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Cedar Wellness Studio

VIP List
March, 2021
The four main keys to pelvic health are:
-Breath 
-Alignment 
-Movement 
-Information 

The pelvic floor consists of muscles, nerves, tendons, blood vessels, ligaments and connective tissue. It extends from the pubic bone to the tailbone (coccyx) and out to both sit bones (ischial tuberosities). 
The pelvic floor is important for both men and women's bodies.  

The pelvic floor muscles form the base of the group of muscles commonly called the 'core'. These muscles work with the deep abdominal (tummy) and back muscles and the diaphragm (breathing muscle) to support
the spine and control the pressure inside the tummy.

-Organ support 

-Core support
-Sphincteric function
-Circulation
-Sexual function

The functions of the pelvic floor include:

  1. Stabilize—The pelvic floor controls the movement of and stabilizes the spine and the pelvis.
  2. Support—The pelvic muscles support the internal organs (bladder, uterus and rectum).
  3. Sexual—Male pelvic floor muscles enable an erection and orgasm. Female pelvic floor muscles allow for penetration and, when at the right tension, allow for pain-free orgasm.
  4. Sphincteric—The muscles of the pelvic floor wrap around and work to close and open the urethra and anus to control when we expel urine and feces.
  5. Sump Pump—With each breath the pelvic floor and the respiratory diaphragm move together to create a sump-pump action.

The pelvic floor is a member of a team of deep muscles that work in synergy, anticipating every move—or sneeze—you make.
This team is known as the “core four,” and includes the pelvic floor, diaphragm, transverse abdominis and multifidis.

Having a strong core is important for moving and living healthy.

In the ideal situation the regulation of pressure within the abdomen happens automatically. If any of the muscles of the ‘core’, including the pelvic floor, are weakened or damaged, this coordinated automatic action may be altered.

During exercises that increase the internal abdominal pressure, there is potential to overload the pelvic floor. When this happens many times during each exercise session, over time this may place strain down on the pelvic organs and this may result in loss of bladder or bowel control, or pelvic organ prolapse.  If a problem already exists, then pelvic floor symptoms can potentially be worsened.

Pelvic floor muscles need to be flexible to work as part of the ‘core’, which means that they need to be able to relax as well as lift and hold.

Pelvic floor muscle stiffness commonly coexists with muscle weakness and can contribute to problems such as urinary urgency and leakage.  Other problems often associated with the pelvic floor muscles being too tight include pelvic pain, pain with intercourse and difficulty emptying the bladder. 

Pelvic floor exercises strengthen the muscles around your bladder, bottom, and vagina or penis. Strengthening your pelvic floor muscles can help urinary incontinence, treat pelvic organ prolapse, and make sex more pleasurable too.

People may have difficulty targeting their pelvic floor specifically to perform the exercises, it is vital to target the correct muscle. To strengthen your pelvic floor muscles, sit comfortably and squeeze the muscles 10 to 15 times. Do not hold your breath or tighten your stomach, bottom or thigh muscles at the same time. When you get used to doing pelvic floor exercises, you can try holding each squeeze for a few seconds.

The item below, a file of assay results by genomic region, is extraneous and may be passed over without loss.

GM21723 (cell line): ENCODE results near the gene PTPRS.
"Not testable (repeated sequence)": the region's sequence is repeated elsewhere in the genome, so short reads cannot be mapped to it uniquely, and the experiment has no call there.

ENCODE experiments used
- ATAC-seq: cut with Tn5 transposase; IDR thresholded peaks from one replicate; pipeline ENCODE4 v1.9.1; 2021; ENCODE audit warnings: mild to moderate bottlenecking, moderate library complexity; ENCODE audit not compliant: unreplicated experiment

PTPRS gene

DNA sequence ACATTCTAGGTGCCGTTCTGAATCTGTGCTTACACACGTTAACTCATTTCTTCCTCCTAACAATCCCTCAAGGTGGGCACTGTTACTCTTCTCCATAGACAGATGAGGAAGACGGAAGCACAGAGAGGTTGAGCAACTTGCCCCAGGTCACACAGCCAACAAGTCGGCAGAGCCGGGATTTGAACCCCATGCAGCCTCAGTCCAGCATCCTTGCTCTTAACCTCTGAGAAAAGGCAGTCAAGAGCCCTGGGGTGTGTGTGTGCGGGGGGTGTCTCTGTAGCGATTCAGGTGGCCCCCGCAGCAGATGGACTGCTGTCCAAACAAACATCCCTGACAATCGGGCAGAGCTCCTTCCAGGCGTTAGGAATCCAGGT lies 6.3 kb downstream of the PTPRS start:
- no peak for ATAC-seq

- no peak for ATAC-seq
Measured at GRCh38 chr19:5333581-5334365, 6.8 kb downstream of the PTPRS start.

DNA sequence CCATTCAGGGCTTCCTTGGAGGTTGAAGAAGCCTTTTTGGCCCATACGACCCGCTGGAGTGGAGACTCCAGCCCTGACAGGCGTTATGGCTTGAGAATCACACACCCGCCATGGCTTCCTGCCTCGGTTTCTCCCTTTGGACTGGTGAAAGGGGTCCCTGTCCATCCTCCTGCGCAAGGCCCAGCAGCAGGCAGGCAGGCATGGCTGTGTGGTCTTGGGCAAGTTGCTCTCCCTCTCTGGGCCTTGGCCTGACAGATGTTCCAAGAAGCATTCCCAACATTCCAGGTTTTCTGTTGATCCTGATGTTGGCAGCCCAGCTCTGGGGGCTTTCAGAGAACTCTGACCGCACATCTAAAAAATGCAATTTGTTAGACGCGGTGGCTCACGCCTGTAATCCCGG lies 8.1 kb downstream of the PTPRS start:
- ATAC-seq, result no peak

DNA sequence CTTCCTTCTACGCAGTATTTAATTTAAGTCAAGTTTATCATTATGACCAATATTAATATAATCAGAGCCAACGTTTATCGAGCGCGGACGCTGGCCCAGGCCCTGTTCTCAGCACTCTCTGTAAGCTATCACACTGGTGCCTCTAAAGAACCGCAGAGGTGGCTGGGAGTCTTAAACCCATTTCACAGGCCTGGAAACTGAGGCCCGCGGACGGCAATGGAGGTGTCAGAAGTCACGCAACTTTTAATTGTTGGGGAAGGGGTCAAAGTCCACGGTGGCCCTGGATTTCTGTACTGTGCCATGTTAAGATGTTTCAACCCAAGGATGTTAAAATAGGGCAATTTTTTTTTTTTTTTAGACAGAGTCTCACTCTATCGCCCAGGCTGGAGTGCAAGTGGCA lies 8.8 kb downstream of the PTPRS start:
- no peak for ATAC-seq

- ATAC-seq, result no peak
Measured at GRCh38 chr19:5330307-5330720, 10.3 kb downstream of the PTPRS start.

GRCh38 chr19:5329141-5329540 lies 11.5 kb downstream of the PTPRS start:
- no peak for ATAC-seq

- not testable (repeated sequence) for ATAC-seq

Pelvic floor muscle training is a proven conservative treatment or preventive for pelvic organ prolapse. Research reports this practice reduced the frequency and severity of symptoms to do with pelvic issues.

Try exercises to strengthen your pelvic floor muscles and
mitigate these side effects. 


*Everyone can benefit from doing pelvic floor exercises.*

We would like to introduce you to...
-Shannon Crow is a yoga teacher based in Ontario, Canada. She is the host of The Connected Yoga Teacher podcast and a mom of 3. Shannon is also the founder of Pelvic Health Professionals. You can practice with her on Yoga Anytime in Yoga for Down There: Practices for Pelvic Health. Shannon has been a yoga teacher for over 14 years, including specialized pelvic health training including prenatal and postnatal yoga. Shannon has her certification in the Hypopressive Method and is passionate about helping people who are dealing with pelvic health issues. Shannon teaches private yoga classes focused on pelvic health at two physiotherapy offices in her area.

Yoga For Pelvic Health With Shannon Crow

121: Yoga for Pelvic Health with Shannon Crow

For more check out and subscribe to the
"the connected yoga teacher" YouTube channel! 


Check out "the connected yoga teacher podcast."
Website- The Connected Yoga Teacher
Website- The Connected Yoga Teacher

“Together we can create a stronger
community of pelvic health advocates.”

 Pelvic Health Resources: 

Below are a couple additional resources.  
Feel free to share with anyone who wants to learn more
about pelvic health or could benefit from educating
themselves further about pelvic health.

Yoga & Pelvic Health
Pelvic Health Professionals
Pelvic Floor Galore
You're Invited To Join Us!
Cedar Wellness classes are available virtually or in-studio!
Weekly Classes Currently Being Offered: 
  • Spin
  • Yoga For The Nervous System
  • Sunrise Meditation 
  • Vinyasa Yoga
  • Lunar Yoga
  • Yoga Nidra 
  • Pound
Visit our website to register and find out more details about our classes!
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Georgian Bluffs, ON
N0H 2T0

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